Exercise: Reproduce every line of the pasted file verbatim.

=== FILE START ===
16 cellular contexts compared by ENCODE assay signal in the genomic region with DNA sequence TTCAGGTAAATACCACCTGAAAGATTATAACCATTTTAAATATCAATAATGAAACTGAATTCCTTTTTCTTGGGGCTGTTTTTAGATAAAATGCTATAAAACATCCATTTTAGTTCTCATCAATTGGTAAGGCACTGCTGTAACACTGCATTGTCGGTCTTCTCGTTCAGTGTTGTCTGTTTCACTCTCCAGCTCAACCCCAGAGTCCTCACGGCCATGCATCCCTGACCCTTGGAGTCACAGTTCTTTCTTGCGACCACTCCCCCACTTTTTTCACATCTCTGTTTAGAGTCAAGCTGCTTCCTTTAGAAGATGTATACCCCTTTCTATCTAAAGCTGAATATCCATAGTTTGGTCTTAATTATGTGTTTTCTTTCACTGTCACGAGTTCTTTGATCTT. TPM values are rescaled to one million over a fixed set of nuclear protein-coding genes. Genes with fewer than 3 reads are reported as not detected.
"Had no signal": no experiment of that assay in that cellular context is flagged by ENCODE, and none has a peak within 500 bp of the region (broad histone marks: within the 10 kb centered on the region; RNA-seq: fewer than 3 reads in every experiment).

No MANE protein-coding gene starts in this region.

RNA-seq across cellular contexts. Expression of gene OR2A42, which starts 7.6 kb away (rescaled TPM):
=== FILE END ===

16 cellular contexts compared by ENCODE assay signal in the genomic region with DNA sequence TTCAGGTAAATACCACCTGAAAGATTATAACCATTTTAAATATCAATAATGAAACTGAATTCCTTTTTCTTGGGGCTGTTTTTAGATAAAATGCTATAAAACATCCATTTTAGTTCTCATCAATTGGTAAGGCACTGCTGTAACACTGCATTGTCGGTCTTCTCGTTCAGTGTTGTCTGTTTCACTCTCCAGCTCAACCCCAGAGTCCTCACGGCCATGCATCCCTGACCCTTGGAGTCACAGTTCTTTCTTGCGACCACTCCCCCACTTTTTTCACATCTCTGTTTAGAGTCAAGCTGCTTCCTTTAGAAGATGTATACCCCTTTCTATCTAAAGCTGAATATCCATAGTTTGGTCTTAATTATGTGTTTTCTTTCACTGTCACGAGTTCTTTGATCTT. TPM values are rescaled to one million over a fixed set of nuclear protein-coding genes. Genes with fewer than 3 reads are reported as not detected.
"Had no signal": no experiment of that assay in that cellular context is flagged by ENCODE, and none has a peak within 500 bp of the region (broad histone marks: within the 10 kb centered on the region; RNA-seq: fewer than 3 reads in every experiment).

No MANE protein-coding gene starts in this region.

RNA-seq across cellular contexts. Expression of gene OR2A42, which starts 7.6 kb away (rescaled TPM):